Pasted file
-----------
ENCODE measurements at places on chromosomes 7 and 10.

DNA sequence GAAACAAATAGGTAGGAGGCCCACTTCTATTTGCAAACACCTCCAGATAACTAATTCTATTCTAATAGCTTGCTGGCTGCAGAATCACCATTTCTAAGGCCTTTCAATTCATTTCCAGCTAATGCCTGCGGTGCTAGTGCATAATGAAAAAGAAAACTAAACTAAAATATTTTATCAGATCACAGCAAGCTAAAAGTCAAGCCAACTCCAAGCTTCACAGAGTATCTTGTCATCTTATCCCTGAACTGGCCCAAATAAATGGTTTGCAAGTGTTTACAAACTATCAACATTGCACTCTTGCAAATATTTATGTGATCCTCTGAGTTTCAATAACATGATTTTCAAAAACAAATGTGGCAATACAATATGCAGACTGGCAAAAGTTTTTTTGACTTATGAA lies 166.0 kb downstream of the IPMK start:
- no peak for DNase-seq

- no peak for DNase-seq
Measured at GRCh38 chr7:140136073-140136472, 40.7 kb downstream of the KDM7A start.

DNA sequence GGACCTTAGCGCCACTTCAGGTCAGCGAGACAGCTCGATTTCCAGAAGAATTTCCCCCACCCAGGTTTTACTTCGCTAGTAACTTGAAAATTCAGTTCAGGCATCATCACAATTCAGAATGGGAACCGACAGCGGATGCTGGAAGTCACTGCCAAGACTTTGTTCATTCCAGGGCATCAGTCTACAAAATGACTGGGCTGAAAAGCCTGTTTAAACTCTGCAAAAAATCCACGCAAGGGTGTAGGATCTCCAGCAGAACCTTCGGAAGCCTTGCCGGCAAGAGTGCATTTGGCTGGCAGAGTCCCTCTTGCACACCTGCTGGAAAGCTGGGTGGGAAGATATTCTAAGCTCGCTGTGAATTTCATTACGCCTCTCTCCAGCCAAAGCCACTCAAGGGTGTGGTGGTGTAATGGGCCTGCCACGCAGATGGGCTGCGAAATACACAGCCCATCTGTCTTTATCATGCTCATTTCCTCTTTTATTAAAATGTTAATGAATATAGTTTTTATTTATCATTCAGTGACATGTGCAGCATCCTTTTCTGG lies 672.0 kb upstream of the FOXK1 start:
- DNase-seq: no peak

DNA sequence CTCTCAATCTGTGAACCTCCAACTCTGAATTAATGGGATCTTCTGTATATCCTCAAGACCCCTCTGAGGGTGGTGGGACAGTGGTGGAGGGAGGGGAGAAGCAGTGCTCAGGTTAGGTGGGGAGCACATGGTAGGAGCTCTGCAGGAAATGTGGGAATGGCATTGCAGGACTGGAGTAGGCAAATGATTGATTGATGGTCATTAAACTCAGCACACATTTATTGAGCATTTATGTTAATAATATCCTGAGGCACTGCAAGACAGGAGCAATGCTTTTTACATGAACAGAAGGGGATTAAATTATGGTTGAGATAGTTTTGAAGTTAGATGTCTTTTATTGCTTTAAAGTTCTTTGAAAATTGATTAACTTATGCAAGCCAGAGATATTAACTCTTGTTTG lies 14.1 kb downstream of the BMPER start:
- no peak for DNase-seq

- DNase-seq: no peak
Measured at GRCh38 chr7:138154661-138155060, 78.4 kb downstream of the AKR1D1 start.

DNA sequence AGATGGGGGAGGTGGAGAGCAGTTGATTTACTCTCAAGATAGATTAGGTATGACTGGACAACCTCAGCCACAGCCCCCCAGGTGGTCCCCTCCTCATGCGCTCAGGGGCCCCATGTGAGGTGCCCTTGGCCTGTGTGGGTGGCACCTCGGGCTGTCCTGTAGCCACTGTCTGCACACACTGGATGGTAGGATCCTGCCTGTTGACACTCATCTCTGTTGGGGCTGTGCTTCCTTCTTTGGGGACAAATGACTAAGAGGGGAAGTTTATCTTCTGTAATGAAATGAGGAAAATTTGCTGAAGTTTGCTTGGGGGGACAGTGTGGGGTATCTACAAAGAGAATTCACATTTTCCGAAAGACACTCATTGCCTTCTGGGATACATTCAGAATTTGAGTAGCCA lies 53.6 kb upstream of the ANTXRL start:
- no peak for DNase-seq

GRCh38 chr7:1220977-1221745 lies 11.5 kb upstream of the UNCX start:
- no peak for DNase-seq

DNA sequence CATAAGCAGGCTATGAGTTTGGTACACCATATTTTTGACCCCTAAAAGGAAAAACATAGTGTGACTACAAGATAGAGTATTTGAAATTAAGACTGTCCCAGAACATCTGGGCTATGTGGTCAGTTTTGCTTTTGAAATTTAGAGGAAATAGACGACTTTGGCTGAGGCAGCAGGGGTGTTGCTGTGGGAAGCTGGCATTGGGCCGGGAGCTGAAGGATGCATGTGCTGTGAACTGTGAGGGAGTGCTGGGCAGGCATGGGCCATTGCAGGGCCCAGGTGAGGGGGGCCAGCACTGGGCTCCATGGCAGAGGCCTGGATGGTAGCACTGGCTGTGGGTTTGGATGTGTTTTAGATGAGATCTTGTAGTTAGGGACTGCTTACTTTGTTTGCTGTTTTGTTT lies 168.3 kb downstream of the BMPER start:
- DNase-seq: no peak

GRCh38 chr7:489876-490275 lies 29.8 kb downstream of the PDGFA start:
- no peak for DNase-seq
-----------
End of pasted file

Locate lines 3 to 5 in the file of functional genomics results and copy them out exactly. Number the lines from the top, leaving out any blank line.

- no peak for DNase-seq

- no peak for DNase-seq
Measured at GRCh38 chr7:140136073-140136472, 40.7 kb downstream of the KDM7A start.